Chrism Mass 2014

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We can feel the faith and vitality of our diocesan Church as we gather for the Chrism Mass.  There is a special closeness we feel as we pray for our priests who renew their priestly promises at this Mass.  There is also a feeling of joy as this liturgy is associated with the holy oils.  The prophet Isaiah spoke of a messenger, the Servant of the Lord, who would be anointed and sent to give the people oil of gladness in place of mourning.  Our Lord read this passage in the Nazareth synagogue and proclaimed: Today this Scripture passage is fulfilled in your hearing.  Jesus gives us the oil of gladness.  He is the Servant of the Lord prophesied by Isaiah.  The Spirit of the Lord was upon Him and anointed Him to bring glad tidings to the poor
There is an  element of joy associated with the holy oils, especially the chrism.  Joy and comfort, healing and grace, will be poured out on those anointed with these oils. The gifts of the Holy Spirit will be poured out on those anointed with the chrism in the three sacraments that communicate a permanent character: Baptism, Confirmation, and priestly and episcopal ordination.  Chrism evokes joy: the joy of new life, the joy of salvation, the joy of the Gospel.  Appropriately, it has a beautiful and fragrant smell. 
The chrism also evokes strength.  God says of King David in Psalm 89:  With my holy oil I have anointed him, that my hand may always be with him and that my arm may make him strong.  These words can properly be applied to our priests, men anointed and strengthenedby God to be servants in His Kingdom.  My brother priests, at ordination our hands were anointed with chrism, a sign of the Holy Spirit and His power!  God took our hands to make them His own in the world, to make them instruments of service to His people.  In the Old Testament, anointing was the sign of being taken into service.  Kings, prophets, and priests were anointed for God’s service.  We were anointed for God’s service, to continue the mission of Jesus.  The Spirit came upon us to act for the mission of Jesus, just as the Spirit came upon Jesus to act for the mission of the Father. 
Pope Francis gave us a beautiful image in his Chrism Mass homily last year.  He spoke about the anointing of the Old Testament priest Aaron (psalm 133).  The precious and fragrant oil ran down Aaron’s head, beard, and to the end of his priestly robe.  It went to the edges, meaning that his priestly service was to extend to the edges of society.  Jesus says this clearly about His own ministry: it was “for the poor, prisoners, and the sick, for those who were sorrowing and alone.”  The Holy Father said to the priests: “the ointment is not intended just to make us fragrant, much less to be kept in a jar, for then it would become rancid… and the heart bitter.”  The Pope then said some very important words: “a good priest can be recognized by the way his people are anointed.” A GOOD PRIEST CAN BE RECOGNIZED BY THE WAY HIS PEOPLE ARE ANOINTED.  So I say to our priests today:  Do we anoint our people with the oil of gladness?  Do we really preach glad tidings to the poor?  Do we spread the joy of the Gospel?  Do we reach out to those on the edges, the peripheries?  Do we devote sufficient time to those who are sick and suffering?  Our people desire this anointing.  We must go out of ourselves to anoint them, to bring the fragrant oil of the Gospel to all, bringing people light in moments of darkness and hope in the midst of despair.  You and I, men who have received the strength of the Spirit, must trust in the power of the Spirit and in the anointing we have received.  We must not keep the chrism locked in a jar, but let it flow, bringing people to the sacraments, being eager to baptize, to absolve, to unite couples in marriage, to console the sick and the dying, to bring the people the life of God’s grace.  Wouldn’t it be great if in our diocese this coming year, we’d run out of the chrism and holy oils that I consecrate and bless today?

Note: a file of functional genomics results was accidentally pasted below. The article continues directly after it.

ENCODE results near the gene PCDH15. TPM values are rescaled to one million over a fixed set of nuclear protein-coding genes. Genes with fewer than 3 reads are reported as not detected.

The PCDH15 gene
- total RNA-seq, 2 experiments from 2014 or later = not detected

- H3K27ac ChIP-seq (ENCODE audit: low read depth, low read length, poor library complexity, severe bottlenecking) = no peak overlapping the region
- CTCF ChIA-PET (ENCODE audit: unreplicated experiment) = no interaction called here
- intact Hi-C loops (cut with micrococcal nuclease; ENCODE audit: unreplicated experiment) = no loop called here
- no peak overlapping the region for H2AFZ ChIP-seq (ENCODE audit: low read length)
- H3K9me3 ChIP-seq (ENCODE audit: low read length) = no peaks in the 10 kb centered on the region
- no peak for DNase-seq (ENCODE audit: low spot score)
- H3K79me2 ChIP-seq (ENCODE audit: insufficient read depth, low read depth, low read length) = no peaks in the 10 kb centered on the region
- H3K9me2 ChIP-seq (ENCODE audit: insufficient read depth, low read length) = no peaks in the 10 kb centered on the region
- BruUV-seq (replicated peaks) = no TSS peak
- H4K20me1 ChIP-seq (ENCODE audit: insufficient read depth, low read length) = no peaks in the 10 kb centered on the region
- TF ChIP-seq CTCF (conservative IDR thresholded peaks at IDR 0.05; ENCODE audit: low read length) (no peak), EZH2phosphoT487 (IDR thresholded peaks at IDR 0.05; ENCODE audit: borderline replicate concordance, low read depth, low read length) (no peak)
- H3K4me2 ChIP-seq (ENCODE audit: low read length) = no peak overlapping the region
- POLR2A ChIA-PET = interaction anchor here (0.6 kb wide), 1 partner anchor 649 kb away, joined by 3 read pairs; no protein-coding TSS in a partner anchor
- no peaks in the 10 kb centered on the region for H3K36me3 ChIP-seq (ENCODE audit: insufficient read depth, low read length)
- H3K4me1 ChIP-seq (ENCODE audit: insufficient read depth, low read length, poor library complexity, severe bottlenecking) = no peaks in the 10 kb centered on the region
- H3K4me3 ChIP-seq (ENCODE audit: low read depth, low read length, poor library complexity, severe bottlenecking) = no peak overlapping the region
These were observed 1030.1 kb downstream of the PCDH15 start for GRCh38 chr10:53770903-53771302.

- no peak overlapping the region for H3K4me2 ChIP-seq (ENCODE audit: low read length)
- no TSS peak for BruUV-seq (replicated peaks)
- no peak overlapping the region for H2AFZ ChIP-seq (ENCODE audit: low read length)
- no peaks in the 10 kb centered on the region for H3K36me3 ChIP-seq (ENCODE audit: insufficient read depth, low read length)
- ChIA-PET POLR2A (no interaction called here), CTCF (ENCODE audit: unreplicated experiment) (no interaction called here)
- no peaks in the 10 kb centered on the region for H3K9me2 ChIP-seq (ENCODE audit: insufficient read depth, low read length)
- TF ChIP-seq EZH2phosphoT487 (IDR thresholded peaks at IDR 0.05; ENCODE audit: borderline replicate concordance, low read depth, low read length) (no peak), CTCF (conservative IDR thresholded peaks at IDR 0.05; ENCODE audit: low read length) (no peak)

Pope Francis said that priests who anoint little (he means who do not go out of themselves) “instead of being mediators, gradually become intermediaries, managers.”  God forbid that we become mere managers and and not shepherds, CEO’s rather than fishers of men.
            God anointed us to go out on mission, to be priests who are missionary disciples.  The Pope is calling all Catholics, not just priests, to be missionary disciples.  We’ve all been anointed by the Spirit, anointed with the fragrant oil of Chrism, in Baptism and Confirmation.  Let’s pray that this anointing we’ve all received will spread, especially to the poor and the lost, to those who are seeking truth and love, and to all whom we encounter in our daily lives. 
God asks us to be missionaries right here in our diocese.  He asks us to help people, especially our young people, to discover the joy of faith in Christ.